7051 Bullard Avenue
New Orleans, LA 70128
Phone: (504) 244-1414
Fax: (504) 240-1414
Arts & Museums
The Jackson Barracks Military Museum features weapons, artifacts and memorabilia from the American Revolution through the Gulf War. Displayed here are beautifully restored aircraft, including a World War II bomber and a contemporary F-15 fighter jet. Browse through the rustic memorabilia for an insight to the country's defense system.
Welcome to Street Scene Gallery! A few street scenes of New Orleans include the all night parties, year round, even when there is no Mardi Gras celebration, the line of palm readers that can be found along Jackson Square and the street entertainers such as the young man dressed as a cowboy, spray-painted from hat to boots in solid gold. These scenes and many more can be found captured in the hand-painted prints called Woodgraphs. They say a picture paints a thousand words, and these depictions of life on New Orleans streets are surely worth even more.
Once a historic church, Venusian Gardens houses glassblower Eric Ehlenberger's gallery and studio. The gallery is composed of a large installation space featuring Ehlenberge's vision of a fictitious Venusian World and a formal exhibition space that showcases his most recent otherworldly creations. Located five blocks from the French Quarter, the Venusian Gardens Art Gallery is a popular rental space for weddings, cocktail parties, and corporate events.
In a city that celebrates like no other, the Backstreet Cultural Museum gives visitors the opportunity to explore the unique history and cultural significance of distinctively New Orleans' traditions that tourists rarely get to see. Intricate displays offer visitors insight into Jazz Funerals, Mardi Gras Indians, and Social Aid and Pleasure Clubs. Housed in a former Funeral Home in the Treme neighborhood, the oldest African-American neighborhood in the United States, the Backstreet Cultural Museum showcases these rich New Orleans traditions with the city's largest collection of hand-made, vibrantly colored beaded and feathered Mardi Gras Indian Costumes as well as an impressive library of memorabilia, still photos, and video footage of Jazz Funerals, Second-line Parades, and backstreet Mardi Gras Celebrations.
This Greek Revival building was first used as a U.S. and Confederate Mint in 1835 and produced money for the Federal Government until 1909. Throughout its existence it has served many purposes, including minting money and housing soldiers for the Confederate Government during the Civil War. Today, Old U.S. Mint is home to jazz and Mardi Gras exhibits as well as important historical archives. The mint also houses two gift shops, the Coin Vault and Louisiana Music Factory, which sell unique items. Own one of these as a remembrance of your visit!
New Orleans African American Museum aims at preserving the culture of New Orleans and Africa. Celebrating the contribution of these two communities, this museum has stored many artifacts and other objects of art that reflect the culture of Africa. To know more about this venue, please check the website.
If the name “New Orleans Historic Voodoo Museum” does not bring you inside, nothing will. The museum features are Voodoo walking tours featuring artifacts and sacred objects related to the realm of “voodoo.” Learn everything you wanted to know about this spiritual practice and its history in the Crescent City. There are also guided swamp, plantation and cemetery tours.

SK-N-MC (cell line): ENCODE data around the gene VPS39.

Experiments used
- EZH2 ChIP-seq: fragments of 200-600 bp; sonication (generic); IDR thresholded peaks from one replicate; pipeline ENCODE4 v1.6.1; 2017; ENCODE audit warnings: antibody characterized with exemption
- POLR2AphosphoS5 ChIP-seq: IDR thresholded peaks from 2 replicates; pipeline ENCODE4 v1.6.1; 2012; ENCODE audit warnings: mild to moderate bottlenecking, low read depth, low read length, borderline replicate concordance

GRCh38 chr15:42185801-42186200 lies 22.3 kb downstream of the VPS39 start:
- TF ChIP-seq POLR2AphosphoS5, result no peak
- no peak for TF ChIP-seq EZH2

This is the only example of West Indian architecture combined with early Creole home design in the French Quarter. The Madame John's Legacy building standing today was constructed in the late 1700s after the original was destroyed in fire. The name of the museum is taken from a French sea captain who bequeathed his estate to his mistress on his deathbed. In 1998, the structure underwent extensive restoration and is now open as a state museum featuring exhibits about architecture, restoration and archaeological finds. The second floor features art exhibits.
Casell Gallery has been an established place for over 30 years in the Vieux Carre gallery strip on Royal Street. Owner Joachim Casell displays Louisiana art in a variety of media including graphics, etchings, posters, as well as original pastels by Casell. Should you find a print that you like, the shop will frame, package and ship.
Located on the popular Royal Street where fine art galleries are lined up one after another, Natalie Fine Art has been able to catch pedestrians' attention with its unique style since 2006. As Natalie explains, there is not really a term for the kind of art she does. Some call it "painted construction." It is oil painting with 3D effects created by various materials, including glass, beads, slate or simply a chuck of colorful paint. All of the paintings portray the beautiful architecture of New Orleans. The colors are bold and vivid. And there is always a twist, like a child's vision of a perfect world. - Hoiyin Ip
Bergen Putman Gallery offers a larger selection of limited edition prints by known artists such as Tarkay, Erte and Nagel. Also available are a large selection of fine art posters suitable for framing. They boast the largest selection of prints and limited edition graphics based on subjects such as Mardi Gras, jazz and the city itself. Also on display is a large collection of works by popular African-American artists.
Rodrigue Studio in the French Quarter is home to George Rodrigue's “blue-dog” art. This Louisiana born artist is a cult favorite and creates vivid masterpieces. The gallery is filled with paintings, prints, books and news on Rodrigue. You will find numerous “blue-dog” pop art paintings, as well as some of Rodrigues' other works. There are usually 40 and 60 paintings available at any one time, and the artist frequently stops by because he still has a home in Louisiana.